I’ve received quite a few emails in the past few days asking what my opinion was on the new release, Timeless by João Miranda. A couple people implied it was the worst trick they’d ever seen, a couple people didn’t love the trick but had a strange desire to purchase it, and one guy pre-ordered it but was regretting his decision.
It’s wise to come to me, as I am the great arbiter and voice of reason in magic. Genius, mediator, thought-leader, guru, influencer, sensei… yes, I suppose those are all accurate terms for how you view me. But I guess I just see myself as a simple blogger (and a horse-hung latino stud).
In all seriousness, I do think I have a good feel for these sorts of things due to the amount of time I spend talking to laypeople about magic.
Here’s a video of the effect. If you don’t have time to watch it, or if you’re in the middle of a meeting at work and are pretending to be looking over some spreadsheets when you’re reading this, I’ll summarize the trick quickly below.
So the trick is this. You borrow a ring and it turns into a watch battery. Then you open a small shipping box, remove a gift box from inside, you open the box and inside is a watch. You unscrew the back of the watch and inside is the spectator’s ring. (“Unscrew?” Yes, I know you have questions. We’ll get to them.)
So is this the worst trick I’ve ever seen? No. Not by a long shot.
Is this the worst $400 trick I’ve ever seen? Well…
The primary concern of some people seems to be the non-sequiturial nature of the effect. A ring disappears and reappears in… a watch? Yes, the ring changing to a watch battery provides a sort of internal logic, but internal logic—”magic trick logic”—is easy. If you want something to resonate with people, you need to have a logic that is more universal.
A ring appearing on a necklace makes sense because people do put rings on necklaces. (I have a great presentation for ring to necklace. I wish I had a great method.) A ring appearing in a plastic container in a gumball machine makes sense. Ring to shoelace, ring to keychain, ring to nest of boxes/wallets…these may not have the same immediate universal logic as some effects, but it wouldn’t be hard to craft a meaningful logic to such tricks. I’ve seen people tie things to their shoelace. You can put something on a keychain other than a key. Wallets and boxes were meant to hold things.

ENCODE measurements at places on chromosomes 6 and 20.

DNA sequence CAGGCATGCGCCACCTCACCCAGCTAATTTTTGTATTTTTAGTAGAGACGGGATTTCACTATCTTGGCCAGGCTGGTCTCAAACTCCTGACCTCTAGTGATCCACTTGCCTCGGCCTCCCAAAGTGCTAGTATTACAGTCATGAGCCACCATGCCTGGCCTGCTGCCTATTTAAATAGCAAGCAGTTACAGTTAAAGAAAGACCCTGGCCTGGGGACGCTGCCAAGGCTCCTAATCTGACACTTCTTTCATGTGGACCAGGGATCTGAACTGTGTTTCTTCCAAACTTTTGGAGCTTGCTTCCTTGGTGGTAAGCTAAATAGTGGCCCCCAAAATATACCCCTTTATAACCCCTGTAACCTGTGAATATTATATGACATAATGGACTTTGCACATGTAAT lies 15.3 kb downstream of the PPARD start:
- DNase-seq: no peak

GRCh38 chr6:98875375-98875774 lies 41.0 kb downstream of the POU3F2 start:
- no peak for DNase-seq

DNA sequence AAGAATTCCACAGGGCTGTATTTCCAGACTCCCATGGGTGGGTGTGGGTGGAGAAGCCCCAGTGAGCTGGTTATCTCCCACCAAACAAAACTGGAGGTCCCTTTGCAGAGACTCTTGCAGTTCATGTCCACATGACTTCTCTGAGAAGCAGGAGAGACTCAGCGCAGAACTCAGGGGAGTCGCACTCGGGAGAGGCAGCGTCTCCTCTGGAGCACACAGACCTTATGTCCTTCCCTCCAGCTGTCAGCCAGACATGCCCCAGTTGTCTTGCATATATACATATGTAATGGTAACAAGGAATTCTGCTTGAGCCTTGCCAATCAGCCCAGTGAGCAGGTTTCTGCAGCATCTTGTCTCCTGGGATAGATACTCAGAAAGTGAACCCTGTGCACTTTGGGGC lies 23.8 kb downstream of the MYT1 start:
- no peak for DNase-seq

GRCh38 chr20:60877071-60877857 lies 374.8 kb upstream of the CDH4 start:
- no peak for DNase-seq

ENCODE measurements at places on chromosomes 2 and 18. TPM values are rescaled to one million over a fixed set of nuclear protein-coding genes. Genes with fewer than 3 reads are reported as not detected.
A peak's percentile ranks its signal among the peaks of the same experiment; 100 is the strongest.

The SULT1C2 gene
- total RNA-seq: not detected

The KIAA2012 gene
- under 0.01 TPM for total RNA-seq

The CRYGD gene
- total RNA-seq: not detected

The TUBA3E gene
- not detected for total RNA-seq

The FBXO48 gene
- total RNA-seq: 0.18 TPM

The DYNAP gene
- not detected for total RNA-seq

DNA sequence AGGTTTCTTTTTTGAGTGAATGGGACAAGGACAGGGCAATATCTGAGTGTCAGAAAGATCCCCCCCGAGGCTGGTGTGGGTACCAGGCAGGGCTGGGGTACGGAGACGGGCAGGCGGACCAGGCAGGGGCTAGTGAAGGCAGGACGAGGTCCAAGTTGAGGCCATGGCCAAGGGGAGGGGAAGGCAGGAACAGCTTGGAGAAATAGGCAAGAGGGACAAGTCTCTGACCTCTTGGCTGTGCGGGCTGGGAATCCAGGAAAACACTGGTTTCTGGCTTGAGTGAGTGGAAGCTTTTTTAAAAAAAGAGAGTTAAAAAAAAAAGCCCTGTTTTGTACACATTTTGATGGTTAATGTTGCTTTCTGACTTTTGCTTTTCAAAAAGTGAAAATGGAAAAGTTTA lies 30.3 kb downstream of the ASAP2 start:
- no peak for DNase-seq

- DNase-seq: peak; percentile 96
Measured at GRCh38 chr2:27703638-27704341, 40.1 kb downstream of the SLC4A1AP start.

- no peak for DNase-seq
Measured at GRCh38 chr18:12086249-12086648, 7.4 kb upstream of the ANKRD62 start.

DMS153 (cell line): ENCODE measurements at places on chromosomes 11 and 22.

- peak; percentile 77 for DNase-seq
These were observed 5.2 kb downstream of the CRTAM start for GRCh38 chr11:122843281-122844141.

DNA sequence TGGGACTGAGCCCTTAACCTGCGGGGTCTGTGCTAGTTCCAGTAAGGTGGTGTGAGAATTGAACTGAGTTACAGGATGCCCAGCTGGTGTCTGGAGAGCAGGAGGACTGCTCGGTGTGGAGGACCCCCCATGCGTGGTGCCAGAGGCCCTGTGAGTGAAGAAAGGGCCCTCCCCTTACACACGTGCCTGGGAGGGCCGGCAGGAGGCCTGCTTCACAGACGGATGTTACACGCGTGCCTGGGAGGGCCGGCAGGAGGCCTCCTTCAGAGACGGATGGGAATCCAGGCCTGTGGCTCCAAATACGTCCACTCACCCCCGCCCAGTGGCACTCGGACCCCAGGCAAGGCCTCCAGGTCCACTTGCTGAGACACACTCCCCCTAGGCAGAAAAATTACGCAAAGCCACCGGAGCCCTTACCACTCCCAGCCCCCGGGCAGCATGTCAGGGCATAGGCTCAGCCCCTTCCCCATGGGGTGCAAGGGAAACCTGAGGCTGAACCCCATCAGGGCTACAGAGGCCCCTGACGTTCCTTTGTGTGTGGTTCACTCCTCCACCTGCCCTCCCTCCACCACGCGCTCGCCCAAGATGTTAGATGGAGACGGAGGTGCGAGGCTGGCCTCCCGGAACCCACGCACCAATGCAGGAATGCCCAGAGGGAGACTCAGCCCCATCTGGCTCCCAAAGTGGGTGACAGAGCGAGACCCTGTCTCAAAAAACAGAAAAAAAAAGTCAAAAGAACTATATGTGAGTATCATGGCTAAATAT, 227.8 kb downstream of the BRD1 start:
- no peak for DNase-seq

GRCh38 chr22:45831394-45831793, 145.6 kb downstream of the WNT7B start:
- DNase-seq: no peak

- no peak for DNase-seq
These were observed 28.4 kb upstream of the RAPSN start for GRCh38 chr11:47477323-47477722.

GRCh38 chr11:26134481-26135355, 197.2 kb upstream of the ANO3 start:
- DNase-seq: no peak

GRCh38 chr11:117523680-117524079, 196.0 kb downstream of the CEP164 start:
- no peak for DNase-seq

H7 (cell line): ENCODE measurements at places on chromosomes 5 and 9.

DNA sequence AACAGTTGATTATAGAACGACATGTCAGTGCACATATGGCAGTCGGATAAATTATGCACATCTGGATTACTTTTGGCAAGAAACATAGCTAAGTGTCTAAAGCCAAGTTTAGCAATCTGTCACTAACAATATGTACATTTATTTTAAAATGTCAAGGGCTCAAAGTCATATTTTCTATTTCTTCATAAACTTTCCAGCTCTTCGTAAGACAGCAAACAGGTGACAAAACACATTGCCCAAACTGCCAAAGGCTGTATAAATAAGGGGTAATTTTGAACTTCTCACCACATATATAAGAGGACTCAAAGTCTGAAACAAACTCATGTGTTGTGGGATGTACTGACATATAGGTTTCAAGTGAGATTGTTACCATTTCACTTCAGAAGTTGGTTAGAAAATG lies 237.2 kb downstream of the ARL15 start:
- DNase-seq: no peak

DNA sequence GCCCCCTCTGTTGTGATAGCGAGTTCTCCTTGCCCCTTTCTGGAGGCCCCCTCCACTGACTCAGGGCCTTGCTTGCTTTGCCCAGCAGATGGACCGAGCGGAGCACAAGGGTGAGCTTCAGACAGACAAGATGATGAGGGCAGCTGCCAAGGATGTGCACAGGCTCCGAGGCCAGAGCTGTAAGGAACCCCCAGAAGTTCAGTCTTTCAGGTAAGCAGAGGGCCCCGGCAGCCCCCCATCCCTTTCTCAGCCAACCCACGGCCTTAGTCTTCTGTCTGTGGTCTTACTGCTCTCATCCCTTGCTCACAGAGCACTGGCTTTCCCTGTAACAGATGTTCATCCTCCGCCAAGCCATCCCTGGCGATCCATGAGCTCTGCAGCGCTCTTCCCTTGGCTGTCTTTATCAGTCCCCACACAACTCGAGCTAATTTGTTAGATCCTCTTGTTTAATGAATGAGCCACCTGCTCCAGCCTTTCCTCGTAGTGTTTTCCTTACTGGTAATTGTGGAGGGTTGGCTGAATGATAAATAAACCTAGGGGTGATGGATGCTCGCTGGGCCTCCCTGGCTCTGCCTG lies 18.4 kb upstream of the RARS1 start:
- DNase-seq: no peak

In fact, if you think of “ring to ______” and fill in that blank with almost any goddamn thing you can imagine, you will have something that makes more sense than this.
Here’s why, and here’s the trick’s fatal flaw… A WATCH IS NOT A FUCKING CONTAINER!
You don’t unscrew the back of a watch like a fucking jelly jar and find a place to store stuff. That’s not how watches work. So, the moment you do that the spectator says, “Oh, so it’s like a fake watch thing?” They’ll still be fooled, but you’re immediately into “puzzle” territory. “I don’t know how it works. But it’s a fake watch and I’m sure if I got a look at those boxes and the watch… I’d figure it out.” That’s your best case scenario.
Get a load of dat thicc boi watch…
For the people on the fence, consider this…
What if I said to you, “I have a version of this effect I’m selling. It’s an ebook. It’s $15. It costs another $15 in materials to make. There’s a trapdoor built into the box and a little slide going into the watch. It’s constructed in such a way that the audience can handle the boxes and the watch. They can’t give them a thorough examination, but they can casually handle them.”
So it’s the same effect with similar conditions. Do you know how many people would do that trick? Probably close to zero. Because it’s not a good idea for a trick.
What people are responding to here is what is, apparently, a really clever method. Clever methods are great, but if your goal is audience-centric magic, then they’re neither here nor there.
Now, you might say, “Actually, I like that idea for a trick.” Well, okay, then problem solved. I’m happy for you. I like when people find tricks they’re excited about. I’m not trying to talk anyone out of liking this trick. I’m just giving my opinion.
João’s stock-in-trade seems to be clever methods. Clever methods are a part of what a lot of us love about magic. I’m not knocking them. But you can’t let them blind you.
On João’s Penguin Live lecture (which I remember enjoying) I believe he talked about how he has a whole crew he works with on designing his line of magic effects. What he needs to do is hire someone who’s not an engineer. He needs to hire someone who understands story and dramatic structure (I’m available). In the midst of his crew working hard to create a way to get a ring inside a watch, he needed someone who would have raised their hand and said, “Wait… what are we doing?”
I’m not trying to trash João, I don’t own many of his tricks, but a lot of them at least look really great. And his Vision Box is a really good card to clear box.
In this case, I just wish he had applied his obviously clever mind to creating a ring to impossible location worth doing. Even if it was just a wildly clever method to get a ring to appear in a ring box inside of another box, that would have been great. I could come up with 100 presentations around that.